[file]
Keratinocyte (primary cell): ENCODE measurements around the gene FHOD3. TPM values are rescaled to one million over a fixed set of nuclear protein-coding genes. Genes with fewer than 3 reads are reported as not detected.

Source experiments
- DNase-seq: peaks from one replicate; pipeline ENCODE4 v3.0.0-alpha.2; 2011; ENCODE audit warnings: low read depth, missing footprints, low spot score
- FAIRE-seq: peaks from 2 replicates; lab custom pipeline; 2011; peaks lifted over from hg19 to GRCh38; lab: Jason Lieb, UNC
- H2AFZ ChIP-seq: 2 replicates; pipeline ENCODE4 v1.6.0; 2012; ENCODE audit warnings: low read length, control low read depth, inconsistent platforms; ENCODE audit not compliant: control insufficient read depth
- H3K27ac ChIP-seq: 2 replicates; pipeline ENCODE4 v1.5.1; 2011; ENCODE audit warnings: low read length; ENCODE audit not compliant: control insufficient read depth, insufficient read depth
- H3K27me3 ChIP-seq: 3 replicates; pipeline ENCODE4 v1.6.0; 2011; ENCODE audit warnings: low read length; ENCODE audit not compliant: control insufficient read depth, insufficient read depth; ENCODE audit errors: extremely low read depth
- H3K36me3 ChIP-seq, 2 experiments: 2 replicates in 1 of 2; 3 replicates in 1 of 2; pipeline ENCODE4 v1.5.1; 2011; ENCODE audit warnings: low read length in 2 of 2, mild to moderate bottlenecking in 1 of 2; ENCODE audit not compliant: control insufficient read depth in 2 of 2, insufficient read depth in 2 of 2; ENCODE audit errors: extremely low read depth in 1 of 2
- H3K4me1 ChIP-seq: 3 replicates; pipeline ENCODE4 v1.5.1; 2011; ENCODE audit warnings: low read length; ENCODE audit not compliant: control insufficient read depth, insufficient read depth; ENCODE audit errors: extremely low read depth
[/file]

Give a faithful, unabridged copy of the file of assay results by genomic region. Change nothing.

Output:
Keratinocyte (primary cell): ENCODE measurements around the gene FHOD3. TPM values are rescaled to one million over a fixed set of nuclear protein-coding genes. Genes with fewer than 3 reads are reported as not detected.

Source experiments
- DNase-seq: peaks from one replicate; pipeline ENCODE4 v3.0.0-alpha.2; 2011; ENCODE audit warnings: low read depth, missing footprints, low spot score
- FAIRE-seq: peaks from 2 replicates; lab custom pipeline; 2011; peaks lifted over from hg19 to GRCh38; lab: Jason Lieb, UNC
- H2AFZ ChIP-seq: 2 replicates; pipeline ENCODE4 v1.6.0; 2012; ENCODE audit warnings: low read length, control low read depth, inconsistent platforms; ENCODE audit not compliant: control insufficient read depth
- H3K27ac ChIP-seq: 2 replicates; pipeline ENCODE4 v1.5.1; 2011; ENCODE audit warnings: low read length; ENCODE audit not compliant: control insufficient read depth, insufficient read depth
- H3K27me3 ChIP-seq: 3 replicates; pipeline ENCODE4 v1.6.0; 2011; ENCODE audit warnings: low read length; ENCODE audit not compliant: control insufficient read depth, insufficient read depth; ENCODE audit errors: extremely low read depth
- H3K36me3 ChIP-seq, 2 experiments: 2 replicates in 1 of 2; 3 replicates in 1 of 2; pipeline ENCODE4 v1.5.1; 2011; ENCODE audit warnings: low read length in 2 of 2, mild to moderate bottlenecking in 1 of 2; ENCODE audit not compliant: control insufficient read depth in 2 of 2, insufficient read depth in 2 of 2; ENCODE audit errors: extremely low read depth in 1 of 2
- H3K4me1 ChIP-seq: 3 replicates; pipeline ENCODE4 v1.5.1; 2011; ENCODE audit warnings: low read length; ENCODE audit not compliant: control insufficient read depth, insufficient read depth; ENCODE audit errors: extremely low read depth